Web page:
The episode is about a murderous cab driver called Jeff in the TV-series and Jefferson Hope in the book. The parallel short-story is titled “A Study in Scarlet” and it was the first Sherlock-Holmes-story ever. The two plots are nearly the same. The cab driver murders several people. At first view these were looking like suicides, but when the third case happened in both versions the detective and the police are sure that the cases are linked. All people are killed by the cab driver by administering a lethal pill. In the end comes out that the victims always had a choice: The cab driver offers two pills, one poisoned one not. The selected passenger of Jeff, the prospective fatality, has to choose one of the pills and swallow her. For Jeff this method was always a possible suicide because he consumes the other pill. His felonies were caused by his sickness: he has an aneurysm, which can kill him every second. In the end he catches Sherlock. In his presence he dies, he was shot by Dr. Watson. The disease is the same in the book and in the series but in the book Dr. Watson find it out (“‘Why’, I cried, ‘you have an aortic aneurism”[7] ) and in the TV-version the cab driver explains his sickness (“Sherlock: ‘You don’t have long. Am I right?’ Taxi Driver: ‘Aneurism – right in here. Any breathe could be my last.’ “[8] )

The battle wounds of Doctor Watson also appear in both stories. But Doyle often slipped up when he wrote his stories. On closer inspection several contradictions stand out. In this first episode the wounds of Watson show this. In “A study in Scarlet”, it is in his shoulder, in “A Sign of Four” it is in his leg an in “The Noble Bachelor” Watson limps. Steven Moffat’s solution to this is the woundedness in both locations but the limp turns out to be psychosomatic.

A last similarity between the story in the book and in the series is the word “RACHE”, which a victim wrote shortly before she dies. In the original novel, Doyle has Lestrade, the policemen, jump to the obvious conclusion that the victim was trying to write ‘Rachel’ but was unable to finish. Sherlock is of the opinion that the word is completed:” Rache is the german word for revenge”.[9] In the episode this is reversed with the German-literate Anderson suggesting ‘Rache’ while Sherlock beliefs in ‘Rachel’.[10]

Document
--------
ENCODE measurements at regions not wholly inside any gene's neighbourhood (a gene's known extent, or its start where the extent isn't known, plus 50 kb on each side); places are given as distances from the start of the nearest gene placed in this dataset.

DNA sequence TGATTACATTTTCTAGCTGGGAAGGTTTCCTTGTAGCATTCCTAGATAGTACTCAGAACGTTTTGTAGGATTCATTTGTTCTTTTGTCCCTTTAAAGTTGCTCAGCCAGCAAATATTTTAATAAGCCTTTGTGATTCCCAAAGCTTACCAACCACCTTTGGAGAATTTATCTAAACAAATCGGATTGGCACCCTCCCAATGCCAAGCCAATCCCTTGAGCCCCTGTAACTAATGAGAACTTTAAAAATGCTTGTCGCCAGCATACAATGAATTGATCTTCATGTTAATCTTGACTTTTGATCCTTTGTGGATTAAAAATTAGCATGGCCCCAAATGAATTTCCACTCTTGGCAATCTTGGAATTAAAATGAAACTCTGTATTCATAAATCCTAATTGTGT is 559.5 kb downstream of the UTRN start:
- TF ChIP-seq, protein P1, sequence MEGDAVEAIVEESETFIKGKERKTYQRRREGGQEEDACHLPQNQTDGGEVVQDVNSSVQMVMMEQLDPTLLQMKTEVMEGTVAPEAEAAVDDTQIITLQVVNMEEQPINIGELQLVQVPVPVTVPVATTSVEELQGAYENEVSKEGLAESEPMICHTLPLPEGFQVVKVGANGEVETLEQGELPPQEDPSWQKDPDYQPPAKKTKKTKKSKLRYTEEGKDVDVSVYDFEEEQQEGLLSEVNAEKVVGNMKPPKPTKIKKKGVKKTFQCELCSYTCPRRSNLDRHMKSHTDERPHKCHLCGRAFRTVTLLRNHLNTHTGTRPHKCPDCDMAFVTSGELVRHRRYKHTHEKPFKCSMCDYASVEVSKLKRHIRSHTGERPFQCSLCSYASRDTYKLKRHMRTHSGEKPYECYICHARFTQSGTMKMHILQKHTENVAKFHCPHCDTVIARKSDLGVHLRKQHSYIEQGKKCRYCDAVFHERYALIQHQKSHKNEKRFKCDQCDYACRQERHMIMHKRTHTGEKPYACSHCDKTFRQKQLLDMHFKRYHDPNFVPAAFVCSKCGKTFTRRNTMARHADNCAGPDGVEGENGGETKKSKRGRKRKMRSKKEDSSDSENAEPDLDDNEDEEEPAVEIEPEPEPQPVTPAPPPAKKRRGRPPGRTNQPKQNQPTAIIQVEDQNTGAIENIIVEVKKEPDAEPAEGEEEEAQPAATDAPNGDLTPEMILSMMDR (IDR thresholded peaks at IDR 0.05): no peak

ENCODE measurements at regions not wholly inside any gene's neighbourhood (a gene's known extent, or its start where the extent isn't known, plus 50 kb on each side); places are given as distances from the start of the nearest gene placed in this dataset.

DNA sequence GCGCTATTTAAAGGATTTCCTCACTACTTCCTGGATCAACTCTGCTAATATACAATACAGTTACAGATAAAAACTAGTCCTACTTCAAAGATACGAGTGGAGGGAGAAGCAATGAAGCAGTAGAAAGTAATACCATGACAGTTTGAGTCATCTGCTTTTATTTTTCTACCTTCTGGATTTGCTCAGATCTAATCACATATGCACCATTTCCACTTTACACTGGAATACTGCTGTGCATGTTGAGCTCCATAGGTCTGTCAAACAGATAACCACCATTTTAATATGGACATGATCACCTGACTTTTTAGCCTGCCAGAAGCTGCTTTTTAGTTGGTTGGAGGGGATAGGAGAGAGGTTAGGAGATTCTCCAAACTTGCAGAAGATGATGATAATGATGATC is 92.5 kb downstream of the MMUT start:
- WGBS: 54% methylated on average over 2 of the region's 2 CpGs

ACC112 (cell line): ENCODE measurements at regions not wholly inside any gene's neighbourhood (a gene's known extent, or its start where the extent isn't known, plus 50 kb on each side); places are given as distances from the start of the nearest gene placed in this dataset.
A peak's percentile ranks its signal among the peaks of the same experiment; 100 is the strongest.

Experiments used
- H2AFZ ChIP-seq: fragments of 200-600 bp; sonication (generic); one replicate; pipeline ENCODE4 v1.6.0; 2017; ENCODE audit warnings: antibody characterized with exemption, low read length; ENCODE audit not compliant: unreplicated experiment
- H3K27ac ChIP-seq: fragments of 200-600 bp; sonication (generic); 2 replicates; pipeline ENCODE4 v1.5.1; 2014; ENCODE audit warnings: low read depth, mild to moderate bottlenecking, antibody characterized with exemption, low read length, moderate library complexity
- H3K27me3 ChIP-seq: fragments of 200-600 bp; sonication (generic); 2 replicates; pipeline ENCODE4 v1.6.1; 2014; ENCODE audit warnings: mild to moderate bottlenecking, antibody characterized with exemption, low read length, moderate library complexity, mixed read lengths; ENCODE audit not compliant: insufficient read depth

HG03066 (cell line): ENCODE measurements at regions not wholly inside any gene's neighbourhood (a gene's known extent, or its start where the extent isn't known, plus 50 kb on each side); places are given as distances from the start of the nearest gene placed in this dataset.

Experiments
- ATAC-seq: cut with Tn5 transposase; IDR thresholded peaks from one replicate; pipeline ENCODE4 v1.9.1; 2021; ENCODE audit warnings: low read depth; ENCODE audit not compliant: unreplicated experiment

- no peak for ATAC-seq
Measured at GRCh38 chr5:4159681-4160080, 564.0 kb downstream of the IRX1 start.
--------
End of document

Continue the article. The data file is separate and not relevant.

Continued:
The Blind Banker

The second case of Sherlock is about a mysterious code. In a great bank was a weird burglary. Nothing has been stolen but a painting has been destroyed through a mysterious sign. This sign is part of a code. It was addressed to the Hong-Kong-expert of the bank. This guy and a journalist are found death shortly afterwards. They both were killed under enigmatic circumstances and were members of the drug-smuggling Chinese organization Black Lotus. Holmes and Watson find this out with the help of the Chinese museum-employee. One of the two victims has stolen a part of the prey. The detective is firmly convinced that code is a book code. So he needs all the books from the flats of the victims for reading the code too. He cannot find the solution but he suspects the gang in the “Yellow Dragon Circus”. Sherlock, Doctor Watson and his date Sarah Sawyer visit the circus. During the performance, Sherlock creeps behind the scenes to search for clues. There he gets attacked by some gang members, but with the help of Watson and Sarah he escapes. While Sherlock does further researches, John and Sarah are getting kidnapped. Randomly Sherlock finds the matching book and can now decipher the code. He combines that the abductees have to stay in an old underground shaft. There the leader of the gang, General Shan, tries to extort Doctor Watson the location of the jade-needle because she mistook him with Sherlock. The detective can deliver them just in time but Shan escapes. The episode ends when Sherlock identifies the treasure as a thousand year old hairpin of a Chinese empress. The escaped Shan apologizes by a video message to a person called M. Shan then gets killed by a shot through a sniper. [11]